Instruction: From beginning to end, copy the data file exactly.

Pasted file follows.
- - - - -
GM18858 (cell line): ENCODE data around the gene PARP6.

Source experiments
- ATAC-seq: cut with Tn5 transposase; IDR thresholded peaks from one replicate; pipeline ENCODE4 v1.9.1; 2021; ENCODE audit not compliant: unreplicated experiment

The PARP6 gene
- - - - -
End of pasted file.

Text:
GM18858 (cell line): ENCODE data around the gene PARP6.

Source experiments
- ATAC-seq: cut with Tn5 transposase; IDR thresholded peaks from one replicate; pipeline ENCODE4 v1.9.1; 2021; ENCODE audit not compliant: unreplicated experiment

The PARP6 gene